Mind, Attention, & World Themes in Indian and Buddhist Philosophical Theory @ NYU Events Space 2nd Floor
Apr 25 – Apr 26 all-day

The philosophical traditions of India offer contemporary researchers an unparalleled and mostly untapped resource for fresh thinking about attention, its relations to mind and world. From Nyāya manas-theory to the extensive Buddhist theories about attention’s relationship with consciousness, and from precise taxonomies of the varieties of attention to discussions about the norms governing attention, epistemic, moral, and practical, the wealth and sophistication of Indian analysis is astounding. Our workshop will look at the ways in which Indian, including Buddhist, philosophical theory can enrich contemporary discussion, and there will be presentations by a world-class panel of speakers.

We hope too that this workshop will serve as a catalyst to Indian philosophical studies in the New York area. The workshop is open to everyone, free and without registration, and the program is here.

April 25, 2019|DAY 1 

8:45 am – 9:00 am

Coffee & Welcome  (Jonardon Ganeri NYU)

9:00 am – 10:45 am

Panel 1. Attending to Oneself

Chair: Nic Bommarito (Buffalo)

        9:00 am – 9:50 am

Sharon Street (NYU, via video conferencing)

  “On Recognizing Oneself in Others: A Meditation-Based Response to Mackie’s Argument from Queerness”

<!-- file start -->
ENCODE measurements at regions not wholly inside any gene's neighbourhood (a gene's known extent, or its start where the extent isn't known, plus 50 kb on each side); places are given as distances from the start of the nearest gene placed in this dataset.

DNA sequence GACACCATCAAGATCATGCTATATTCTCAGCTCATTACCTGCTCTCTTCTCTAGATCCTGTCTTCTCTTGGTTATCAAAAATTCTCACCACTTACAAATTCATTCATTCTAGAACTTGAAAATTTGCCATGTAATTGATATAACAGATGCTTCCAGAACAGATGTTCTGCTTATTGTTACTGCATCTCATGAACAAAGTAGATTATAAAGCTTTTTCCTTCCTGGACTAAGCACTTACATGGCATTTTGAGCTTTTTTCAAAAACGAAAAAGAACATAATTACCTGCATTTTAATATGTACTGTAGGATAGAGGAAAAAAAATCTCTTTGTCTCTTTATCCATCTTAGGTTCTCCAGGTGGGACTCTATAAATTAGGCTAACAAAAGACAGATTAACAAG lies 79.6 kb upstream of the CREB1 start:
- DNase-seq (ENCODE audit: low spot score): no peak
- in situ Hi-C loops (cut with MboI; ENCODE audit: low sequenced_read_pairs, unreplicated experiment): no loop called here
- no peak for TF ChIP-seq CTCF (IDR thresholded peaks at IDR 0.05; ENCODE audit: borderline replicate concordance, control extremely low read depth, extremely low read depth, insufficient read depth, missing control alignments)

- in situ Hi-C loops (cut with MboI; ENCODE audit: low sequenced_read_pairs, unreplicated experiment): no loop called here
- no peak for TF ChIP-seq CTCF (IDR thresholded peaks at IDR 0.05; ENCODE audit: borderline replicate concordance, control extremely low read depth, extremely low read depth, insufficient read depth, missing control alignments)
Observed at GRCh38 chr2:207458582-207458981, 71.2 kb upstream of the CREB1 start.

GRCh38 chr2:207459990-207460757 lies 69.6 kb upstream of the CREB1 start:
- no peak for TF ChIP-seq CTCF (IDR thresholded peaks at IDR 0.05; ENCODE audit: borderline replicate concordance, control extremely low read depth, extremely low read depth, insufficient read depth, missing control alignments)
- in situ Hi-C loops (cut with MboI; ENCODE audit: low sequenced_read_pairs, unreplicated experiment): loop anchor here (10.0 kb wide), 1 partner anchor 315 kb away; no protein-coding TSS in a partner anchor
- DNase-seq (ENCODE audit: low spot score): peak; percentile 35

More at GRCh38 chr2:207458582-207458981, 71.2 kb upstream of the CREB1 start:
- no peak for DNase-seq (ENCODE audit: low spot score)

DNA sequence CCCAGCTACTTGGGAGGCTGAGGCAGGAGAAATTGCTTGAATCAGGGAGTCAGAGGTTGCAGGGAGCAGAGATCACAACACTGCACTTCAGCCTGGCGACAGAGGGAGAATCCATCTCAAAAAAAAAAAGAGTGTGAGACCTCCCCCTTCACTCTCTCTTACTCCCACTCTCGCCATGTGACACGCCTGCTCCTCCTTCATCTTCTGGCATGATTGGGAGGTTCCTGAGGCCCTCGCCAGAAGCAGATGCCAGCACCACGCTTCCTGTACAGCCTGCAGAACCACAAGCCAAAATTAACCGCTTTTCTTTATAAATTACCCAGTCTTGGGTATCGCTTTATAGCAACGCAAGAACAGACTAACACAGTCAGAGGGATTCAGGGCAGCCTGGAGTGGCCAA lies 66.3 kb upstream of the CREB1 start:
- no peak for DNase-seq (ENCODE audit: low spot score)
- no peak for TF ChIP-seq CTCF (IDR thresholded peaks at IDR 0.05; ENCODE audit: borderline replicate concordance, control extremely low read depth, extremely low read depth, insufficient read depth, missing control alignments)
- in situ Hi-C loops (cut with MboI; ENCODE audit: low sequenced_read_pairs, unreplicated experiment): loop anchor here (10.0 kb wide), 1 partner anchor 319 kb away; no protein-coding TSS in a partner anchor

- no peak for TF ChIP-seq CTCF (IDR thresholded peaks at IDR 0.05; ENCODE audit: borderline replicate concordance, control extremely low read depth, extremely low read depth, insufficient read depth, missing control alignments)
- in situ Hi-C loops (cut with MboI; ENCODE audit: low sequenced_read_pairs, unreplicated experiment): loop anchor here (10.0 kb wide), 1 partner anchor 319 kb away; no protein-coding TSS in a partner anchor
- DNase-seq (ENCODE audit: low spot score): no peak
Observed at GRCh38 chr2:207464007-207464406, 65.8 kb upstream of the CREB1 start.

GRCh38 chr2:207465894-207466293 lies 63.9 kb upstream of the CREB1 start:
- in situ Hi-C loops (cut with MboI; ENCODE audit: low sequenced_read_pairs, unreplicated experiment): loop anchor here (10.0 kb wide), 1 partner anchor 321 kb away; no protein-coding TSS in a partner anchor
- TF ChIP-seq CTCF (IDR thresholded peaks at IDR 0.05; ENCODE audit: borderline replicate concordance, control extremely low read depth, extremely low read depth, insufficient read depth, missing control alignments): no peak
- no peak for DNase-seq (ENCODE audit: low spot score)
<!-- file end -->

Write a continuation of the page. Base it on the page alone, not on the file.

9:55 am – 10:45 am

Muhammad Faruque (Fordham)

“Attending to Oneself: Muḥammad Iqbāl and his Indian Contemporaries”

10:45 am – 11:00 am

   Morning Break

11:00 am – 12:45 pm 

Panel 2. Attention and Affect

Chair: Joerg Tuske (Salisbury)

11:00 am – 11:50am

Evan Thompson (British Columbia)

    “Affect Biased Attention and Concept Formation”

11:55 am – 12:45 pm

Sonam Kachru (Virginia)

    “Attention and Affect: A View from Indian Buddhist Philosophy”

12:45 pm – 2:00 pm

Lunch Break

2:00 pm – 3:45 pm 

Panel 3. Decision and Exclusion

Chair: Emily McRae (New Mexico)

2:00 pm – 2:50 pm

Arindam Chakrabarti (Stonybrook)

     “Deciding to Attend and the Problem of Disjunctive Attention”

2:55 pm – 3:45 pm

Catherine Prueitt (George Mason)

“At the Limits of Pain: Attention, Exclusion, and Self-Knowledge in Pratyabhijñā Śaivism.”

   3:45 pm – 4:00 pm

Afternoon Break

   4:00 pm – 5:45 pm 

Panel 4. The Ethics of Attention

Chair: Eyal Aviv (George Washington)

        4:00 pm – 4:50 pm

   Curie Virag (Edinburgh)

“Attention as Cognitive Resonance”

       4:55 pm – 5:45 pm

   Shalini Sinha (Reading)

   “The Ethics of Attention in Śāntideva and Simone Weil”

April 26, 2019|DAY 2 

10:15 am – 10:30 am


10:30 am – 12:15 pm